Housing, growth shape Warrenton mayor’s race

Warrenton Mayor Henry Balensifer, left, and John Washington take part in a candidate forum at Astoria High School in early October.

WARRENTON — Housing, managing future growth in Warrenton and development in Hammond top the list for the mayoral candidates in Warrenton.

Mayor Henry Balensifer, communications manager for Lektro Inc., faces challenger John Washington, a retired automotive technician and commercial truck driver, in the November election.

Balensifer has served on both the Planning Commission and the City Commission. He was appointed as mayor last year to serve out what remained in former Mayor Mark Kujala’s term after Kujala stepped down.

Washington is a political newcomer who was inspired to run by what he believes is a lack of transparency in city leadership.

Housing has dominated political debates leading up to the November election, with many candidates linking an apparent rise in homelessness with a lack of affordable and workforce-priced housing.

In Warrenton, preliminary results from a countywide housing study suggest there is not a lack of apartments in the city, said Balensifer, who chairs the housing study’s technical advisory committee. Rather, there’s a lack of houses that first-time home buyers or younger families can afford.

Balensifer says the housing study will provide valuable insight into how city leaders can go about encouraging development of the housing Warrenton needs.

But Washington thinks the city could be doing more to encourage low-income housing, perhaps through tax incentives.

“They need to take care of what’s in front of them and figure out how we can get our hands on property to promote low-income housing,” he said. Some of the bigger stores that have set up shop in Warrenton in recent years do not offer high-paying jobs, he added. Families are making do on minimum wage.

Both men have referenced experience in their bids for mayor. 

Balensifer, 29, who grew up in Warrenton, highlights his many years of experience. Besides his service as an elected official and his involvement with the county housing study, he is involved with the Warrenton High School Fisheries Program — he founded a nonprofit to rebuild the program — as well as various regional economic development and tourism and business promotion organizations.

Washington, 54, on the other hand, points to his lack of political experience as a selling point. He comes to the role of mayor with no agenda, he said. Washington, who moved to Hammond 19 years ago, has spent the campaign going door to door. The job of the mayor is to be the voice of the people, he said. If elected, he plans to continue going door to door to listen to people’s concerns.

Balensifer disputes Washington’s claim that city leaders don’t listen to citizens. He has held several town hall-style meetings since his appointment to mayor and hosts “coffee with the mayor” events each Monday. As the city pursues an economic development strategy, he has purposefully held meetings in both Warrenton and Hammond.

The city is also in the middle of updating a number of plans that Balensifer believes will guide the city into the future. He pushed for an update to the city’s vision plan, a document that would require a high degree of public input. A vision plan provides an “overarching, balcony view of what you want your town to look like,” Balensifer said.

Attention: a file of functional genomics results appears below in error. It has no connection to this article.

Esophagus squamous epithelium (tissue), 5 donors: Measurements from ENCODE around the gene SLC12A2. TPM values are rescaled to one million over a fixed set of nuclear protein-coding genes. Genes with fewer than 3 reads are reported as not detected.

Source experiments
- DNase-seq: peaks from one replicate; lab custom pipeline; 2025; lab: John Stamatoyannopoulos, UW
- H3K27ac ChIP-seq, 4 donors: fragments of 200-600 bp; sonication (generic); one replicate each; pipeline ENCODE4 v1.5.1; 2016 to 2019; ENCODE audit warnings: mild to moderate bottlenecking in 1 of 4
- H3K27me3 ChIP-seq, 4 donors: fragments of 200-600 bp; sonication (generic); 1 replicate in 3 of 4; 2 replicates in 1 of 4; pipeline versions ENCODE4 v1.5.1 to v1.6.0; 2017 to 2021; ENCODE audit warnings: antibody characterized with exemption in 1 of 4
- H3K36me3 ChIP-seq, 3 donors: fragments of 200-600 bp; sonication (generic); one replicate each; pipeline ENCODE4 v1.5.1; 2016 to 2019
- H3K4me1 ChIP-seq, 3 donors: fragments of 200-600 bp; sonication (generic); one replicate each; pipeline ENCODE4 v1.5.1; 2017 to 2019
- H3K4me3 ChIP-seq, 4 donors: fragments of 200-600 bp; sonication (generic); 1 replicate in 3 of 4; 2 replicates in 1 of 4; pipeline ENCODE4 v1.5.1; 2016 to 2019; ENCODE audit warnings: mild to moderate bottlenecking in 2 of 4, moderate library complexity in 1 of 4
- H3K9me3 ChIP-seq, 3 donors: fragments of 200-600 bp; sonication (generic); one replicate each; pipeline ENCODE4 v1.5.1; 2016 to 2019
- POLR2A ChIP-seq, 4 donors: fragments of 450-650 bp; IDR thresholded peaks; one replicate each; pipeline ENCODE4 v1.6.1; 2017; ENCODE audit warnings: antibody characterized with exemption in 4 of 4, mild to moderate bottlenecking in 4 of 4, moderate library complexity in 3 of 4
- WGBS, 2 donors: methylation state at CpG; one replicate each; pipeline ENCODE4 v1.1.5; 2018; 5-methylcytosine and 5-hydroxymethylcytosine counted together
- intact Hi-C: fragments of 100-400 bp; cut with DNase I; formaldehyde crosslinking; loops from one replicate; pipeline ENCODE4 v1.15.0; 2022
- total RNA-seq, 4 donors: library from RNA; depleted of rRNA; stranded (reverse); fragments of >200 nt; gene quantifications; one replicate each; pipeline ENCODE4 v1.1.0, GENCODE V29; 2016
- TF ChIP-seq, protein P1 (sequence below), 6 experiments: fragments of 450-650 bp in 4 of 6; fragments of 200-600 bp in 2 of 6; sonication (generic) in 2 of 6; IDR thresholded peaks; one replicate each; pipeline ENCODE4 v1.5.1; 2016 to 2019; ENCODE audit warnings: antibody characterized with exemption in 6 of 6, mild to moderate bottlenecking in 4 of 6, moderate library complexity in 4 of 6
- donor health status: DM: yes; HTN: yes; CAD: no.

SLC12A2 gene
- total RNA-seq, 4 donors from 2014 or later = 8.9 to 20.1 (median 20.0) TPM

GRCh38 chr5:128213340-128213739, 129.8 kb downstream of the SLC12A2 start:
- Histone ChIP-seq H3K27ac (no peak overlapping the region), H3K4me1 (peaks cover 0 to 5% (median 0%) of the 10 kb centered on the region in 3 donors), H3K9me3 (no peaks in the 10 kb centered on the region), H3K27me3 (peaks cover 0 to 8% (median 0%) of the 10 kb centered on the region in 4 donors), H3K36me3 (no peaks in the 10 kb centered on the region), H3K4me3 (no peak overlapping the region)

“In city government, if it isn’t in the plan, you can’t invest in it,” he noted.

For Balensifer, housing issues and quality of life questions fall under an even bigger category: Growth management.

As the area experiences rapid development, the city has had to weather numerous growing pains. City staffing levels remain relatively the same even as demands for service increase. Intersections have become busier and more fraught. Housing projects bloom in neighborhoods. The City Commission has spent much of the last two years discussing ways to encourage development that does not compromise residents’ quality of life.

But Washington believes some of the city’s plans may make life for people in Hammond more difficult.

The city is poised to take over ownership of the Hammond Marina from the U.S. Army Corps of Engineers, something Balensifer has been involved with as well. City ownership of the marina is key for Hammond’s future development, he said. 

“Hammond’s downtown has always been tied to that marina,” Balensifer said. The marina gets heavy use during the summer salmon fishing season, but is not nearly as bustling as it once was. 

The city has two downtowns, one in Warrenton and one in Hammond, Balensifer said. Both have unique characters and characteristics. With the marina under city ownership and the construction of a $1.6 million water line to Hammond, Balensifer sees the possibility for more in what has been a sleepy and often underserved area. 

Washington disagrees. He believes greater development around the marina, rather than serving as an economic engine for the area, would create parking problems and traffic congestion in neighborhoods. Hammond would be better served with basic street improvements and the installation of streetlights and sidewalks, he said.

Both men emphasize that, if elected, they would be part of a team with the four City Commissioners, just one vote out of five. It is here where Balensifer sees an advantage over his opponent. 

“I have a vision for this city that the City Commission also shares,” he said.

And, both men note, if the mayor can’t get along with fellow commissioners, it doesn’t work out well.  

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